|Canada’s job market added 84,000 new jobs in October, a better figure than expected but one that means the economy still has more than 600,000 fewer paid workers today than it did in February, before COVID-19 struck. That’s the lowest monthly jobs number since the recovery started in May, but slightly better than the 75,000 jobs that economists, on average, were expecting.
Statistics Canada reported Friday that most sectors of the economy added jobs, except the accommodation and food services industry, which shed another 48,000 — mostly in Quebec, because that province was the first to reimpose lockdown measures on the restaurant industry during the month. Five provinces posted job gains — Ontario, British Columbia, Alberta, Newfoundland and Labrador and Prince Edward Island — while the job market was unchanged in the rest.
Under normal circumstances, a gain of 84,000 jobs would be a strong showing, but the monthly figure comes as the economy is trying to recover from the three million jobs lost in the first two months of the pandemic. Economist Sri Thanabalasingam with TD Bank described the October job numbers as „the first bump on the road to recovery for Canada’s labour market;… What was leaps and bounds early on are now baby steps.”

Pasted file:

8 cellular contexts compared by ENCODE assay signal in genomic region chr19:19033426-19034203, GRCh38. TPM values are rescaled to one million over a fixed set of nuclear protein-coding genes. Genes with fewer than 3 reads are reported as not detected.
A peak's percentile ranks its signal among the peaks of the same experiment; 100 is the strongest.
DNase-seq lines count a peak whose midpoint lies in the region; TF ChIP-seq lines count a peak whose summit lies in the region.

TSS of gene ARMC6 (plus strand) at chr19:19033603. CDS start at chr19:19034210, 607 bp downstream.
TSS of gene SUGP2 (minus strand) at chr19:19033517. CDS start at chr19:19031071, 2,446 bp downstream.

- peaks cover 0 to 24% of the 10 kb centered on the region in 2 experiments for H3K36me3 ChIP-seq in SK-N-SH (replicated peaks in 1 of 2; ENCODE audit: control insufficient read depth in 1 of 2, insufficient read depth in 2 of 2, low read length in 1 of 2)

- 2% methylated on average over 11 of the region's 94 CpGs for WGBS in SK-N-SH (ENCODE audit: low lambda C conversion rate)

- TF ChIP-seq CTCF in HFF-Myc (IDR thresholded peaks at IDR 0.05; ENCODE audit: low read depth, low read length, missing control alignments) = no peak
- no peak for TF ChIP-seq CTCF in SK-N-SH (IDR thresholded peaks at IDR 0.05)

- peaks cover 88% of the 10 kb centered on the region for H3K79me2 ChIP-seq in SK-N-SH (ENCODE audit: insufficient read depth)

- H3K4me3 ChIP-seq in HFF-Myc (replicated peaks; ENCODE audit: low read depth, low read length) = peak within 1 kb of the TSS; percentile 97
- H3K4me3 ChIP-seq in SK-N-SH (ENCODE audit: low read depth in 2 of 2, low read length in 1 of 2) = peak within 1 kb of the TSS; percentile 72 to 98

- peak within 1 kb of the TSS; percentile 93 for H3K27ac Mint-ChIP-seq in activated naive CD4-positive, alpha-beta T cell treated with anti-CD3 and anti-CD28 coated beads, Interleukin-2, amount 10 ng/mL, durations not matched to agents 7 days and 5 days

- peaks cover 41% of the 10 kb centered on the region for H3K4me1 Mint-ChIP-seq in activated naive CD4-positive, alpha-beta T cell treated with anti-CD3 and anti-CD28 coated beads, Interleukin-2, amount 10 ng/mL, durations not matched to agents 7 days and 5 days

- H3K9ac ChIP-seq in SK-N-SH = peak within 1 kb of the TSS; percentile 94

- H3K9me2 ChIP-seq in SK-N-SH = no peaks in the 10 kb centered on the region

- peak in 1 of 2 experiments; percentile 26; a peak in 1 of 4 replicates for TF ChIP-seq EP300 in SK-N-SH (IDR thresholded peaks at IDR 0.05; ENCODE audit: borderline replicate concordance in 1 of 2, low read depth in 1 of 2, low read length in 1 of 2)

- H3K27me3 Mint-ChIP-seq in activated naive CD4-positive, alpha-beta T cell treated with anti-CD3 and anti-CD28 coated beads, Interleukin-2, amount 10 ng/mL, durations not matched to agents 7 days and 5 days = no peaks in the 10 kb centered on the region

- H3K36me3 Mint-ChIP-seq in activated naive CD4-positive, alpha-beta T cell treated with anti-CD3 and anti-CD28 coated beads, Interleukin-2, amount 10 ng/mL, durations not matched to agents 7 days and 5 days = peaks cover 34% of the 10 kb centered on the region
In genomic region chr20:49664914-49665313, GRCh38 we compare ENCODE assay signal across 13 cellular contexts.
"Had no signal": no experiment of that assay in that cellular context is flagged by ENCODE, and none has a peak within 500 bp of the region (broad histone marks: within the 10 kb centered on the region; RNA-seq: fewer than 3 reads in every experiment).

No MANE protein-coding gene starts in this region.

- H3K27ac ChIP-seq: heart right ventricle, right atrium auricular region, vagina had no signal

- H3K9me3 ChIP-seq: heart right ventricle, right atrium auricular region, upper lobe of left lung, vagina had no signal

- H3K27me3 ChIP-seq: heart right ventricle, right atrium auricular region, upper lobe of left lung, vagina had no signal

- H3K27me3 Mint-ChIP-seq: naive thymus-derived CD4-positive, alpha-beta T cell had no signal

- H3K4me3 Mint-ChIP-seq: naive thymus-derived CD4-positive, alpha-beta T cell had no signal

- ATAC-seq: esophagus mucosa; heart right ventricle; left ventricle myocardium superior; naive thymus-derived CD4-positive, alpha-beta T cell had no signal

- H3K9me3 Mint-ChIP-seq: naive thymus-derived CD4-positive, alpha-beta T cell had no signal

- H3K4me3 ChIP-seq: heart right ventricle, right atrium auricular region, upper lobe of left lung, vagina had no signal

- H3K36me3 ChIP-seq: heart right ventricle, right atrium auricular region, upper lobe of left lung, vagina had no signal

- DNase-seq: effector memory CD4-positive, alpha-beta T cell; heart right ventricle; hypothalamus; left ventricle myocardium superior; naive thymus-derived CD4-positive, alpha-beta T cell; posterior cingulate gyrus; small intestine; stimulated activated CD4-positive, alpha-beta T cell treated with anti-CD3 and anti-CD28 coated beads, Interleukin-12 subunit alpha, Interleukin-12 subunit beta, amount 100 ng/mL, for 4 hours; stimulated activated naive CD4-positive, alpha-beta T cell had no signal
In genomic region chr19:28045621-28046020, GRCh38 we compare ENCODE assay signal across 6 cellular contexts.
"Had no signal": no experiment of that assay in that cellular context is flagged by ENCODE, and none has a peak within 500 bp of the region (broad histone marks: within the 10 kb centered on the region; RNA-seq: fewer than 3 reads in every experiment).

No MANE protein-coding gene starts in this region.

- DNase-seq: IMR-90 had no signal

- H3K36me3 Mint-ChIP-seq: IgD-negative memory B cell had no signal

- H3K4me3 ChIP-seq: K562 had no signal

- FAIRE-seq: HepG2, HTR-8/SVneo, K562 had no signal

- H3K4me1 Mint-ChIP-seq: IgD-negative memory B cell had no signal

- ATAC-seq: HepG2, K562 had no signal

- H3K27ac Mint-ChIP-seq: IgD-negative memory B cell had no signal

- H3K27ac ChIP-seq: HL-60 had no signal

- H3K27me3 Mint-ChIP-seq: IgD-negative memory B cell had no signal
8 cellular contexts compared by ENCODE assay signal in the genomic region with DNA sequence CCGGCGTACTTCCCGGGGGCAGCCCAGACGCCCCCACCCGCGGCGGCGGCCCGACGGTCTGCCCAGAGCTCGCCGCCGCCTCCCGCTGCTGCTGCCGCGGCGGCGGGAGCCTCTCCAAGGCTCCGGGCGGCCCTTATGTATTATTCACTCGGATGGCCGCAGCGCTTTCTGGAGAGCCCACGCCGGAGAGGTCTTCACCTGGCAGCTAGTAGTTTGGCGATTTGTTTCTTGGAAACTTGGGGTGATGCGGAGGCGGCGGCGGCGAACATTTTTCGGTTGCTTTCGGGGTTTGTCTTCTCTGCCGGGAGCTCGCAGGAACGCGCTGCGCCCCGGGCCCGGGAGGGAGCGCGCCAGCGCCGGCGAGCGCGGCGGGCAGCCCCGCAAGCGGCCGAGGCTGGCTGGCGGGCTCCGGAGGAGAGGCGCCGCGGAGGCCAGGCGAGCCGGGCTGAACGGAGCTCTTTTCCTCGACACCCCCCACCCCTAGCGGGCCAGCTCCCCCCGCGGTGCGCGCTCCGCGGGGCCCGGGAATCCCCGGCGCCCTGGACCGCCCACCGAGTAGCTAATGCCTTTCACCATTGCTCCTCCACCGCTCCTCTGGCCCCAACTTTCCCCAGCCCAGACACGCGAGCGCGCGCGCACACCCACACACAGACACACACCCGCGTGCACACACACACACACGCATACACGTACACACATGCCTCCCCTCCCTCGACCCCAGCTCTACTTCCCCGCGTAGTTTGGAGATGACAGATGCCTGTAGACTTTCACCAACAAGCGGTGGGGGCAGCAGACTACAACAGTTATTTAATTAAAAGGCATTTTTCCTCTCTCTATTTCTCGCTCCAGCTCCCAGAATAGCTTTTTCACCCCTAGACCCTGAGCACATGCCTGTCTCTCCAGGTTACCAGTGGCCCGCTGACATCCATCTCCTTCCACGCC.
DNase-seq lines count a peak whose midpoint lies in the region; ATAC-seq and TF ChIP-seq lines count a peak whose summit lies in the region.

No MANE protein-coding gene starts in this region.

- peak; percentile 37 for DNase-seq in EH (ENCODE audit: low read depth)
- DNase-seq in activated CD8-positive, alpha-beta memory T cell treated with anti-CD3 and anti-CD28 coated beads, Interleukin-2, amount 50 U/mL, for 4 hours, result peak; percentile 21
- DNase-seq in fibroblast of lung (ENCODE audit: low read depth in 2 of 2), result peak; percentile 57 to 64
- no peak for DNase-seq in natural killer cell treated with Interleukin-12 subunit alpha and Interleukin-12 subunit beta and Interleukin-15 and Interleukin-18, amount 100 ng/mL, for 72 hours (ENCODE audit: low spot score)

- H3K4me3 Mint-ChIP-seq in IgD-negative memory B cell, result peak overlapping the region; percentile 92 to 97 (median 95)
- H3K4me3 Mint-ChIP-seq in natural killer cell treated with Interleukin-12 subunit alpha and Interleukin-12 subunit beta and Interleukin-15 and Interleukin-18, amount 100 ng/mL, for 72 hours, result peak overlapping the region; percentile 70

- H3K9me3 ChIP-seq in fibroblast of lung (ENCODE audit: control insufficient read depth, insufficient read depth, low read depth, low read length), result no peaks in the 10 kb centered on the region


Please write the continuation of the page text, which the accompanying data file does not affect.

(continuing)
The data agency said the jobless rate held steady at 8.9 per cent as there are 1.8 million Canadians who are officially classified as unemployed — which means they would like to have a job, but can’t find one, a definition that excludes retired people, many students, and stay-at-home parents. The jobless rate was 5.6 per cent in February.